by Chris Bodenner
A reader writes:
The Ryan Medicare plan absolutely will effect people currently on Medicare. If you establish that in 10 years the Medicare risk pool will stop growing and start shrinking, you do damage to how the program works. First, you increase the risk in the pool and drive up cost by stopping younger healthier seniors from entering the plan. Second, as the pool shrinks Medicare looses power to dictate reimbursement rates. Doctors will begin not to accept Medicare patients because not only will the volume of patients no longer justify the low reimbursement rates, but those left in the pool will be older, sicker and more expensive to treat. The program that they say will be in place will not only become much more expensive to maintain then projected, but it will collapse on itself.
Why Wasserman-Shultz can't communicate this, I do not know. Democrats, particularly in Congress, are generally their worst spokespeople. It is absolutely maddening.
Another is on the same page:
While it appears that Ms. Wasserman Schultz is not a policy wonk and was not prepared for the question, the assertion that the Ryan plan for Medicare would affect current seniors is not a canard. Mr. Ryan’s plan affects current beneficiaries in two (albeit indirect) ways:
First, the only reason that many doctors put up with the low reimbursement rates offered under Medicare is because of the sheer size of the program. Start creating incentives to shrink the program, and it becomes less enticing for doctors to continue to take Medicare patients. So seniors would continue to have their traditional Medicare but fewer doctors willing to treat them.
Second, the Ryan plan destroys the political/social contract between older citizens and younger workers. Why should I continue to pay for the healthcare of people who happen to be over 55 when the Ryan plan says I have no chance of ever getting that kind of coverage? I find that prospect insulting, frankly. I refuse to be part of that system. Ryan’s plan creates a generational divide that will eat away at the consensus behind providing health care for older citizens, which is what I suspect he wants.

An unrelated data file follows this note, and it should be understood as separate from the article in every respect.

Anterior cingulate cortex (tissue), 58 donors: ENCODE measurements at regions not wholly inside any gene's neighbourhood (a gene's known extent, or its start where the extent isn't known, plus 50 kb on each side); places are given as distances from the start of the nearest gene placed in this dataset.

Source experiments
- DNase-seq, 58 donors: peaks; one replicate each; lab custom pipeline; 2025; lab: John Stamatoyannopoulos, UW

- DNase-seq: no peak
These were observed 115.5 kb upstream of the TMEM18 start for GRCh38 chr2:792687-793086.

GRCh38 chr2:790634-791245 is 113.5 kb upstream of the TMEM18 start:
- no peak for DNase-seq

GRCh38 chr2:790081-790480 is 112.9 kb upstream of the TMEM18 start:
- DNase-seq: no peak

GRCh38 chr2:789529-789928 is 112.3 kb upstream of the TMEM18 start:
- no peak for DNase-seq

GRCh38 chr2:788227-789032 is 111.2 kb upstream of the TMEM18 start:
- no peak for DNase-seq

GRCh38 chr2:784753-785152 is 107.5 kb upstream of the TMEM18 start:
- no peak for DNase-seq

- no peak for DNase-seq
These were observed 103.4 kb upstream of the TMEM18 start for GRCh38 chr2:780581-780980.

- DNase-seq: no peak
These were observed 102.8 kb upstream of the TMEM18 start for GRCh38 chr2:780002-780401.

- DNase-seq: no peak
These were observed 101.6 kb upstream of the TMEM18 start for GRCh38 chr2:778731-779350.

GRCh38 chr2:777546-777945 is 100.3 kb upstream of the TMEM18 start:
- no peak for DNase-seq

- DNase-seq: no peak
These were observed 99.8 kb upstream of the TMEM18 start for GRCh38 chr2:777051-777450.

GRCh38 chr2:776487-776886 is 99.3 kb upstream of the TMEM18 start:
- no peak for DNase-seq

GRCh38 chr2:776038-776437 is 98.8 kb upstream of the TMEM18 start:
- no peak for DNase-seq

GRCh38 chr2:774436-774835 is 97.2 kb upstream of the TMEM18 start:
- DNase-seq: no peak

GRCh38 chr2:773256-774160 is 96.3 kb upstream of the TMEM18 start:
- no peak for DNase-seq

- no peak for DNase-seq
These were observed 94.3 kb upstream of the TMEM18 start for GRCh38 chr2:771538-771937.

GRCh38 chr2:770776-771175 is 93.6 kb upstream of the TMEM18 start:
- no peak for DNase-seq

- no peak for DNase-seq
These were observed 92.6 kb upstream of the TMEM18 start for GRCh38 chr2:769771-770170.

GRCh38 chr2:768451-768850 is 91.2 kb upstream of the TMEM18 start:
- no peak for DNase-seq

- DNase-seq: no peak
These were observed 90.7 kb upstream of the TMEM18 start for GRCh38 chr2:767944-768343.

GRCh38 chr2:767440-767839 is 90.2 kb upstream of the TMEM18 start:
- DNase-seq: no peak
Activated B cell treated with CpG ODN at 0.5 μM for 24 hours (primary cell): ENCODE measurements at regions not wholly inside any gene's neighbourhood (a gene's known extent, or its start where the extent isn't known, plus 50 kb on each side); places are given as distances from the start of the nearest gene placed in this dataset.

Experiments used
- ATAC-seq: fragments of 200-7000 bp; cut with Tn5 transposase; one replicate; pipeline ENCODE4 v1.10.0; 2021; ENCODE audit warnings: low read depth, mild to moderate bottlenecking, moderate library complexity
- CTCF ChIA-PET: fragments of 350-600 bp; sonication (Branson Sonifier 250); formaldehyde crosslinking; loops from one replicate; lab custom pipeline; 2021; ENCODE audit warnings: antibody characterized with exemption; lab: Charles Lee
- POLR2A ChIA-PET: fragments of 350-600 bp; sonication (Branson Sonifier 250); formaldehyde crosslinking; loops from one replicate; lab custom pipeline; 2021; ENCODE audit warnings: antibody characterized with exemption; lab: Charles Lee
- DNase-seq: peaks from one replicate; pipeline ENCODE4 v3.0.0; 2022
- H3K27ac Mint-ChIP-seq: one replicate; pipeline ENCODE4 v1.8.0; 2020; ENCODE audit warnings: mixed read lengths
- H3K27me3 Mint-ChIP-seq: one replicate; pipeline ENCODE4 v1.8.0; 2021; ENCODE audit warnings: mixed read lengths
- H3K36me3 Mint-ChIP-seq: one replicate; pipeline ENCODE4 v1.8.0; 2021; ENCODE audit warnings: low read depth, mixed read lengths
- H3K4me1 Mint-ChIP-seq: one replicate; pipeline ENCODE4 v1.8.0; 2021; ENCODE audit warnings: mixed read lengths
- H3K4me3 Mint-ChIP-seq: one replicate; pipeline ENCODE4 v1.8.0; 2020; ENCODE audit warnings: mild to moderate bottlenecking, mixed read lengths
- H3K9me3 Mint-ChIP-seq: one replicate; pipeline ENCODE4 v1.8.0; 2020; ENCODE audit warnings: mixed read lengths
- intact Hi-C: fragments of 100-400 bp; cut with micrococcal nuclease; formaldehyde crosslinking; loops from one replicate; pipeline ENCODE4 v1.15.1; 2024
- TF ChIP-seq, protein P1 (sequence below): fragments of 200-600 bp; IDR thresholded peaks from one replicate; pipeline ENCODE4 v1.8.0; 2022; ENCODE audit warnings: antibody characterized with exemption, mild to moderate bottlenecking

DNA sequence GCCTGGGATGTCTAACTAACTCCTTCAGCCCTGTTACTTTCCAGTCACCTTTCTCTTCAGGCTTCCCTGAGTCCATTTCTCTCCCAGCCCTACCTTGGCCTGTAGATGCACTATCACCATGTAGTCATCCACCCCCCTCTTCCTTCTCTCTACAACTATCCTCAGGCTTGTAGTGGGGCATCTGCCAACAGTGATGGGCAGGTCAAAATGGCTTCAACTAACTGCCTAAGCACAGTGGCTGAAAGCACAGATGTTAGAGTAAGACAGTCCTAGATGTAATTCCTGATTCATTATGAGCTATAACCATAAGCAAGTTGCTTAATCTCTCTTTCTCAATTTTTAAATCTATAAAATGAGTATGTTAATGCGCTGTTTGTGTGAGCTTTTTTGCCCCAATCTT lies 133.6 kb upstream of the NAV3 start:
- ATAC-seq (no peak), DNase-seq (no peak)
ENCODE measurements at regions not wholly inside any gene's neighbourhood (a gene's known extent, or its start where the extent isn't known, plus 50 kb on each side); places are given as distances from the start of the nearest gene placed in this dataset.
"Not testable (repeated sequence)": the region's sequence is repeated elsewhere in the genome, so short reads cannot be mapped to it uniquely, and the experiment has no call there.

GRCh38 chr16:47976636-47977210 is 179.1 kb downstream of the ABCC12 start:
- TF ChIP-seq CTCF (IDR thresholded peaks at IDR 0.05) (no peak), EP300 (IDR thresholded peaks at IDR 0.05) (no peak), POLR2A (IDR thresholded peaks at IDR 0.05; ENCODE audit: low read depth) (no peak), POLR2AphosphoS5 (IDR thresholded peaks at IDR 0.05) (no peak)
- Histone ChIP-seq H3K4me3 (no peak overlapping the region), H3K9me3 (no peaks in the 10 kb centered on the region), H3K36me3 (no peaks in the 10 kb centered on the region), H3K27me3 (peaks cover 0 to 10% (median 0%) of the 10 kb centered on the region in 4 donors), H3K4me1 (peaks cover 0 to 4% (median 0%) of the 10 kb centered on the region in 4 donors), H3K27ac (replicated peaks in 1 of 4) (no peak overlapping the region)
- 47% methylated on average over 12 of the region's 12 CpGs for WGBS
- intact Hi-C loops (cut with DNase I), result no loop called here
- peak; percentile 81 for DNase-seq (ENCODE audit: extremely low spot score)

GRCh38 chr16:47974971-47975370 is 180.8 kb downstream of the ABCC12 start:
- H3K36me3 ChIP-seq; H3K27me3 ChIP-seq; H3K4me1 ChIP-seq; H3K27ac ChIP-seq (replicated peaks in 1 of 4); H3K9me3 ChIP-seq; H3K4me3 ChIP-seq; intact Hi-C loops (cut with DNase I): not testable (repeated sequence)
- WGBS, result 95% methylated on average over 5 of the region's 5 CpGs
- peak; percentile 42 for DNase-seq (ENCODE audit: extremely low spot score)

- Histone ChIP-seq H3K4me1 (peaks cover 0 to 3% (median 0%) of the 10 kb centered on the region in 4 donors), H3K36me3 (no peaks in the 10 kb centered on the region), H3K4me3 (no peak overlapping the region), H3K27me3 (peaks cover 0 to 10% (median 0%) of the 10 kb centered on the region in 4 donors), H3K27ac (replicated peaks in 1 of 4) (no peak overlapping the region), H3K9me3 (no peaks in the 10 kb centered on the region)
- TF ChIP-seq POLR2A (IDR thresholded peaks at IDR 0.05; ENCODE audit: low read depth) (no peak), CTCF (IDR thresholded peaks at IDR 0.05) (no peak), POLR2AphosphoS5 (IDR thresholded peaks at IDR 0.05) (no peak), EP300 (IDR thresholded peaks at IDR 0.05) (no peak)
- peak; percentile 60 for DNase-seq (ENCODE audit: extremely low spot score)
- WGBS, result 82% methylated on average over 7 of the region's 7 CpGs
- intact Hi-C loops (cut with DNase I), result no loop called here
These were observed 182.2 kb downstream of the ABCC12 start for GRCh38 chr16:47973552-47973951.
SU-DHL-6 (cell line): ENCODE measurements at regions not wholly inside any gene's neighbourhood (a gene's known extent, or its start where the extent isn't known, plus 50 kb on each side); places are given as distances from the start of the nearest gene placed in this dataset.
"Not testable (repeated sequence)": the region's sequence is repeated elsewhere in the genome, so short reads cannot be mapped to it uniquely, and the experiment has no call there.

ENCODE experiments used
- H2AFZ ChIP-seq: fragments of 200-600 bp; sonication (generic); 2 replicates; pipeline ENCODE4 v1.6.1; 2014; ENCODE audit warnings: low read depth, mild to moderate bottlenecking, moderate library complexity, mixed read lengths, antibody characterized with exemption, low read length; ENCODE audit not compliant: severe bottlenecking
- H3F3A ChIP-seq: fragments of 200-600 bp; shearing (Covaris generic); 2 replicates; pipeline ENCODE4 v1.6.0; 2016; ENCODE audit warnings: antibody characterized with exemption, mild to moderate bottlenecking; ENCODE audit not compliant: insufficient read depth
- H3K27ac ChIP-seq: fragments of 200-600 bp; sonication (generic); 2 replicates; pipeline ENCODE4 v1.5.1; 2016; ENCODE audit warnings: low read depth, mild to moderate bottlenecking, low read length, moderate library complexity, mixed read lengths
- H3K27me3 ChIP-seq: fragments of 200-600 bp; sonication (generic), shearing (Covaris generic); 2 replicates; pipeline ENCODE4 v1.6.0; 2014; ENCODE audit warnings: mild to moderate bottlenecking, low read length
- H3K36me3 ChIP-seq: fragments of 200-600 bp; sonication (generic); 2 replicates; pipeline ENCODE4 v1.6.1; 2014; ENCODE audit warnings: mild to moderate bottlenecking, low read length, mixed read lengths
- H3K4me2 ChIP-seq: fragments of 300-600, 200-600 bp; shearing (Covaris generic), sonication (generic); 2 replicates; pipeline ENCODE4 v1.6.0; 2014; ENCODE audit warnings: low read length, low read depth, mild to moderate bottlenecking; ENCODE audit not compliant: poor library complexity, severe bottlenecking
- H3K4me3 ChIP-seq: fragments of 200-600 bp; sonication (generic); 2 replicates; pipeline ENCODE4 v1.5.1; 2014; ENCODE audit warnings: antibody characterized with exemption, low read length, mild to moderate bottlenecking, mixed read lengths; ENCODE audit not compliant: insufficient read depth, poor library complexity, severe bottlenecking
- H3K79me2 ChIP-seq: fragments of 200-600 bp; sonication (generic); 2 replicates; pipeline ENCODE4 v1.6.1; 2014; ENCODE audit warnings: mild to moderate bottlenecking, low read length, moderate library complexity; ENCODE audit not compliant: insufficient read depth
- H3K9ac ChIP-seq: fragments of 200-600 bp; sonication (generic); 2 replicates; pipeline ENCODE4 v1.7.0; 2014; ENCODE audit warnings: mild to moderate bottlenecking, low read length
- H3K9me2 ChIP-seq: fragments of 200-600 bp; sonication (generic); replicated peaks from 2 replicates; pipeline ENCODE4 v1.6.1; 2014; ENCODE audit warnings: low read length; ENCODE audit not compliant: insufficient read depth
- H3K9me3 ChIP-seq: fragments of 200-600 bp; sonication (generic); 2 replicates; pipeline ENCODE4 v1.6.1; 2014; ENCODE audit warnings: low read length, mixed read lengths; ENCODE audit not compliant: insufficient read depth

Lastly, the Guy Benson "narration" really set me off. Democrats HAVE a plan to start putting Medicare on a sustainable path – it’s called ObamaCare.
Another expands on that point:
One of the primary purposes of the Patient Protection and Affordable Care Act is to slow Medicare cost growth, primarily by limiting fee-for-service payments and making Medicare Advantage payments more competitive. Plus, there are a host of pilot programs to examine other ways to contain overall health care cost growth for the country. Ryan's plan doesn't constrain health care cost growth; it merely shifts the cost for care to private citizens. In fact, the CBO acknowledges that total health care costs are likely to be higher under Ryan's plan and would grow much faster.
Fact: The Ryan plan would repeal Obamacare – including the closing of the donut hole. That would effect CURRENT seniors on Medicare – costing them up to thousands a year.